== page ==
Synesthesia is the impression that certain bodily senses are switched around. It’s easily described as “hearing colors” — though any number of sensory mix-ups can occur. The art of Crystal Wagner elicits a borderline synesthetic response — as if the massive installations portray a sound or a feeling rather than a visual one. Based in California, Wagner is known the world over as a printmaker, a drawer and an installation artist. Though she’s completed customized art pieces for the Wayne Coyne of the experimental rock group The Flaming Lips and another one for NIKE, Wagner makes her way to Denver this week for a new installation at The Crown Collection Gallery. It’s not her first time in Denver — she displayed at Vertigo Gallery for a group show in 2015 — but this time she’s ready for a bigger and more mind-blowing exhibit. The opening reception of Paradigms takes place March 16, from 6 to 10 p.m. and will be on view until August.
Before heading to Denver, Wagner spoke with 303 Magazine about her process, her past installations and why she’s excited to create something unique for Denver.
Wagner’s installation pieces evoke many sensations, but the first one is most often wonder. Using reused and repurposed birthday-party tablecloth materials, Wagner weaves these through and around wire frames, creating sculptural forms that sometimes resemble piñatas. Everything she makes adheres to a site-specific plan, which also means some inspiration comes from the surrounding architecture, mood and usage of space. “I emulate forms and structures that are rooted deeply in both the micro and macro found in nature,” Wagner explained. “Using synthetic materials to evoke a sense of wonder that encourages people to consider both their familiarity and lack of, to the forms and shapes that grow outside. Coral reefs, vines, root systems, trees, plants, fractals — cosmic and minuscule are all woven into the piece as it grows in the space.”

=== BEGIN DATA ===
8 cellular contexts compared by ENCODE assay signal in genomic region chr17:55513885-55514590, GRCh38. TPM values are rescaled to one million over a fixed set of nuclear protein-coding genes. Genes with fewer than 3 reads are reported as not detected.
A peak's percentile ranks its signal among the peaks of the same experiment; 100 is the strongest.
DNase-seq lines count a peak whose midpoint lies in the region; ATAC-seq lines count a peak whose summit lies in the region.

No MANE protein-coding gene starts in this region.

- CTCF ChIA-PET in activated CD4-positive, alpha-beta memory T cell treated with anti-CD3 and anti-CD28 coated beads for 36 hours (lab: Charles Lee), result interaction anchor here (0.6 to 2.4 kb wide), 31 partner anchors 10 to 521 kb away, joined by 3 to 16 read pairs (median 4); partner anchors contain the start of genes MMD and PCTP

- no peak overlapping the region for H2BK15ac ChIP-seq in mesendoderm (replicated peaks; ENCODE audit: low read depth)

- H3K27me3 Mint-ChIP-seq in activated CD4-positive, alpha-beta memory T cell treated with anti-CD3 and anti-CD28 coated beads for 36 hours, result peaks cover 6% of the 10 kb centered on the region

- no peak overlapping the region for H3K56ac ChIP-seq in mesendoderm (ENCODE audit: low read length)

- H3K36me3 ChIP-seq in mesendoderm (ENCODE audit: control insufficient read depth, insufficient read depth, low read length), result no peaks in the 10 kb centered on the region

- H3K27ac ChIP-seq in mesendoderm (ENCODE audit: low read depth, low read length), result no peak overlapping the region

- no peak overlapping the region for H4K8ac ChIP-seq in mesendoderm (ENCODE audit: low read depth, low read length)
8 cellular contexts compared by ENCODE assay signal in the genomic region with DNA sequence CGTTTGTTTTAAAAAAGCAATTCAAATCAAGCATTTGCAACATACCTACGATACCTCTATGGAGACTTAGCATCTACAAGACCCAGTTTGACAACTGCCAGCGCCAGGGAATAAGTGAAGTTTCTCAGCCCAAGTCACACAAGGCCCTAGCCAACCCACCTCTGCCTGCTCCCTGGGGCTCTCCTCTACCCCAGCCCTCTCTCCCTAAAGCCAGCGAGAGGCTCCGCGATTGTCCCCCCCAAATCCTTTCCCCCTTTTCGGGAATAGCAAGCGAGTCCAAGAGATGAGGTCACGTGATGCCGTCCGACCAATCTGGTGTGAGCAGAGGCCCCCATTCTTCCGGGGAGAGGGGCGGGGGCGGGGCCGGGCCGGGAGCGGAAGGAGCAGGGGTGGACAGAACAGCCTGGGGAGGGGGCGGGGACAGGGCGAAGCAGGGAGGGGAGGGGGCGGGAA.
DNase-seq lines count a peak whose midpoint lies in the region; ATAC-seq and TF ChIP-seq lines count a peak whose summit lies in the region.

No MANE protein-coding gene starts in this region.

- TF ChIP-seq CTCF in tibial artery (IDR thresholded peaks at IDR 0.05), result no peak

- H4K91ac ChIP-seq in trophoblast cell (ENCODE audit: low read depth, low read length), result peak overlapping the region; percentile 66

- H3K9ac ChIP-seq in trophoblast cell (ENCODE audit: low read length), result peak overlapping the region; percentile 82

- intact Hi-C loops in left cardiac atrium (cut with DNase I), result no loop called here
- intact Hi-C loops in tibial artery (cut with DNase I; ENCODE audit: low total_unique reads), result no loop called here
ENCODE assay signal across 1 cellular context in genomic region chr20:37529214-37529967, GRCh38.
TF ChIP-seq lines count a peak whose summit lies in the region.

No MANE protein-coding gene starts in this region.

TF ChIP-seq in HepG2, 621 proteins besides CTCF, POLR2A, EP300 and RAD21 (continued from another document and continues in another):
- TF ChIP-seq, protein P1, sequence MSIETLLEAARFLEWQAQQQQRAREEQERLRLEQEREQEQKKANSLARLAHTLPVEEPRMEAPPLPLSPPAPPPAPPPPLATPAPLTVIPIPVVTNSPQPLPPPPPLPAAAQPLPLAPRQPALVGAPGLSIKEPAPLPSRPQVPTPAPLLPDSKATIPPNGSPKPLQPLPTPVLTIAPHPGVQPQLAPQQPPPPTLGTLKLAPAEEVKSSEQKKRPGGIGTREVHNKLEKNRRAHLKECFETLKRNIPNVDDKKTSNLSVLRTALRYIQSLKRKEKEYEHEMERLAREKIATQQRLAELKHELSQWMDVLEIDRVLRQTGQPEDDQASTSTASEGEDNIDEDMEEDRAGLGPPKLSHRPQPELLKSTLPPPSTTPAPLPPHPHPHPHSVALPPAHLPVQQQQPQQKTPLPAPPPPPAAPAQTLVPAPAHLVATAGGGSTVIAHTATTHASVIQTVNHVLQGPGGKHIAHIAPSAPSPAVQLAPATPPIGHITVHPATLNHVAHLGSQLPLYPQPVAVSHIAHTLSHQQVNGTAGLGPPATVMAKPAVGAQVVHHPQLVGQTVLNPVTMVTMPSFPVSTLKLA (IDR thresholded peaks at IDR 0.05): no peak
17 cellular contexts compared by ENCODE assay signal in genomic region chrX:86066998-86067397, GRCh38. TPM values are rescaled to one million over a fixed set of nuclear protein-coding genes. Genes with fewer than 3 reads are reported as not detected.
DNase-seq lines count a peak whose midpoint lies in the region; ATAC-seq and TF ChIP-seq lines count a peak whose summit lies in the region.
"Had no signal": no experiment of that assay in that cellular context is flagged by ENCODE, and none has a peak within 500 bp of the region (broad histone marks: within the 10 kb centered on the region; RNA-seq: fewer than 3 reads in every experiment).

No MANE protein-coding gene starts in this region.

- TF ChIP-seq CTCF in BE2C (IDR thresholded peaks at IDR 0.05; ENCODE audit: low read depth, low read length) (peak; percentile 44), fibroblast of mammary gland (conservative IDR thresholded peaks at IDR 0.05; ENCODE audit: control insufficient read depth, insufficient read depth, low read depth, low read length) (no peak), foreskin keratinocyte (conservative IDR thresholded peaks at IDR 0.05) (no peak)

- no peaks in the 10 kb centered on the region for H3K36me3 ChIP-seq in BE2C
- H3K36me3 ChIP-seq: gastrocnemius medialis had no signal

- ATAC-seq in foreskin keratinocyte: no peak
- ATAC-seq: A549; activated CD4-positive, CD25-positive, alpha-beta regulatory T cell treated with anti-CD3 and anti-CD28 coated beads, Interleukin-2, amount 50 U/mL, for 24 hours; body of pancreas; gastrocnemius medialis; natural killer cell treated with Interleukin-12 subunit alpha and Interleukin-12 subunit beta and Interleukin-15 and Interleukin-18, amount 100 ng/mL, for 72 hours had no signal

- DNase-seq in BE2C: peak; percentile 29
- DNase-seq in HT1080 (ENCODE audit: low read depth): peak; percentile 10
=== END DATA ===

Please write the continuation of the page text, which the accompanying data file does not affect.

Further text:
Think fungus and wormholes, neurons and galaxies. These are the extremes Wagner reaches toward in her creations, but they also represent the vastly separated concepts she likes to compare. It fits into the saying “we aren’t so different, you and I” — except that “you” sometimes represents roots or stardust.
“At Crown Collection Gallery, I am creating a piece that is inspired by the full spectrum. What I love about Denver is that the population of people that live here already have the core concept in common. A love of the outdoors, of nature. So I wanted to create something that was a celebration of that connection. It is both of this world and other-worldly,” Wagner commented.
Her site-specific installations originate in her inspiration from nature, but they serve as a reminder that nature is often more whimsical than our wildest dreams. There is a common denominator with her creations, and that is the exploration of our connection and relationship to the natural world. She doesn’t have to paint a plein air landscape to evoke organic or natural imagery, she gives you the feeling of nature. And that’s much more difficult to accomplish.